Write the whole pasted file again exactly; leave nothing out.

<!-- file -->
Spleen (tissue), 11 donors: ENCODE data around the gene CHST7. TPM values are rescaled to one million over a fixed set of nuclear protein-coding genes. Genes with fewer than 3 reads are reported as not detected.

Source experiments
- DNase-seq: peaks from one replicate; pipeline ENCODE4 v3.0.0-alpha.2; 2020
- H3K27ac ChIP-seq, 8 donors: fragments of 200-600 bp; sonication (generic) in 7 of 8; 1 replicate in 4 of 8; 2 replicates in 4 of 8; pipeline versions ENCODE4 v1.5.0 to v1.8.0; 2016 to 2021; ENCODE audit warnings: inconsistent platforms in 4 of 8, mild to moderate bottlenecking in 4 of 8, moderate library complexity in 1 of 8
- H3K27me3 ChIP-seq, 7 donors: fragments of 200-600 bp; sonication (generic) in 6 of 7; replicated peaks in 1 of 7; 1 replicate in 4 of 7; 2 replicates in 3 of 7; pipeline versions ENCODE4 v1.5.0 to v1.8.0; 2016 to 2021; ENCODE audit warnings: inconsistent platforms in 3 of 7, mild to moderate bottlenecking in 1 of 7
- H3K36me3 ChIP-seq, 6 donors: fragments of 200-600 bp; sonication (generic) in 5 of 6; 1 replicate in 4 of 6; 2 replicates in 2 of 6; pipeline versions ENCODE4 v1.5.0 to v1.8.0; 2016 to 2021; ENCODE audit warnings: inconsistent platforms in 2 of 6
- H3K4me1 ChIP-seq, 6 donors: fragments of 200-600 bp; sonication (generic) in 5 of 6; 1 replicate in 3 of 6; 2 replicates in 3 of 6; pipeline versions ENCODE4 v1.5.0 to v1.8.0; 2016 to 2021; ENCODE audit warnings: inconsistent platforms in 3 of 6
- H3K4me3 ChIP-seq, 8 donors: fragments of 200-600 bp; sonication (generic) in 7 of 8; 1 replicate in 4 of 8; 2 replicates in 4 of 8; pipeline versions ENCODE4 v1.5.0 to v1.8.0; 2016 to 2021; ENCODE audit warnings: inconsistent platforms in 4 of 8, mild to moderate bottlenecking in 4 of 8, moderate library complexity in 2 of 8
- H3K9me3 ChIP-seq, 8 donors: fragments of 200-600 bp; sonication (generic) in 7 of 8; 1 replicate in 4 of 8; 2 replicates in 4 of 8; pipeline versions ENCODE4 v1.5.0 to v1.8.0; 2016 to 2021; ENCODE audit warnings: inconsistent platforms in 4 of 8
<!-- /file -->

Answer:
Spleen (tissue), 11 donors: ENCODE data around the gene CHST7. TPM values are rescaled to one million over a fixed set of nuclear protein-coding genes. Genes with fewer than 3 reads are reported as not detected.

Source experiments
- DNase-seq: peaks from one replicate; pipeline ENCODE4 v3.0.0-alpha.2; 2020
- H3K27ac ChIP-seq, 8 donors: fragments of 200-600 bp; sonication (generic) in 7 of 8; 1 replicate in 4 of 8; 2 replicates in 4 of 8; pipeline versions ENCODE4 v1.5.0 to v1.8.0; 2016 to 2021; ENCODE audit warnings: inconsistent platforms in 4 of 8, mild to moderate bottlenecking in 4 of 8, moderate library complexity in 1 of 8
- H3K27me3 ChIP-seq, 7 donors: fragments of 200-600 bp; sonication (generic) in 6 of 7; replicated peaks in 1 of 7; 1 replicate in 4 of 7; 2 replicates in 3 of 7; pipeline versions ENCODE4 v1.5.0 to v1.8.0; 2016 to 2021; ENCODE audit warnings: inconsistent platforms in 3 of 7, mild to moderate bottlenecking in 1 of 7
- H3K36me3 ChIP-seq, 6 donors: fragments of 200-600 bp; sonication (generic) in 5 of 6; 1 replicate in 4 of 6; 2 replicates in 2 of 6; pipeline versions ENCODE4 v1.5.0 to v1.8.0; 2016 to 2021; ENCODE audit warnings: inconsistent platforms in 2 of 6
- H3K4me1 ChIP-seq, 6 donors: fragments of 200-600 bp; sonication (generic) in 5 of 6; 1 replicate in 3 of 6; 2 replicates in 3 of 6; pipeline versions ENCODE4 v1.5.0 to v1.8.0; 2016 to 2021; ENCODE audit warnings: inconsistent platforms in 3 of 6
- H3K4me3 ChIP-seq, 8 donors: fragments of 200-600 bp; sonication (generic) in 7 of 8; 1 replicate in 4 of 8; 2 replicates in 4 of 8; pipeline versions ENCODE4 v1.5.0 to v1.8.0; 2016 to 2021; ENCODE audit warnings: inconsistent platforms in 4 of 8, mild to moderate bottlenecking in 4 of 8, moderate library complexity in 2 of 8
- H3K9me3 ChIP-seq, 8 donors: fragments of 200-600 bp; sonication (generic) in 7 of 8; 1 replicate in 4 of 8; 2 replicates in 4 of 8; pipeline versions ENCODE4 v1.5.0 to v1.8.0; 2016 to 2021; ENCODE audit warnings: inconsistent platforms in 4 of 8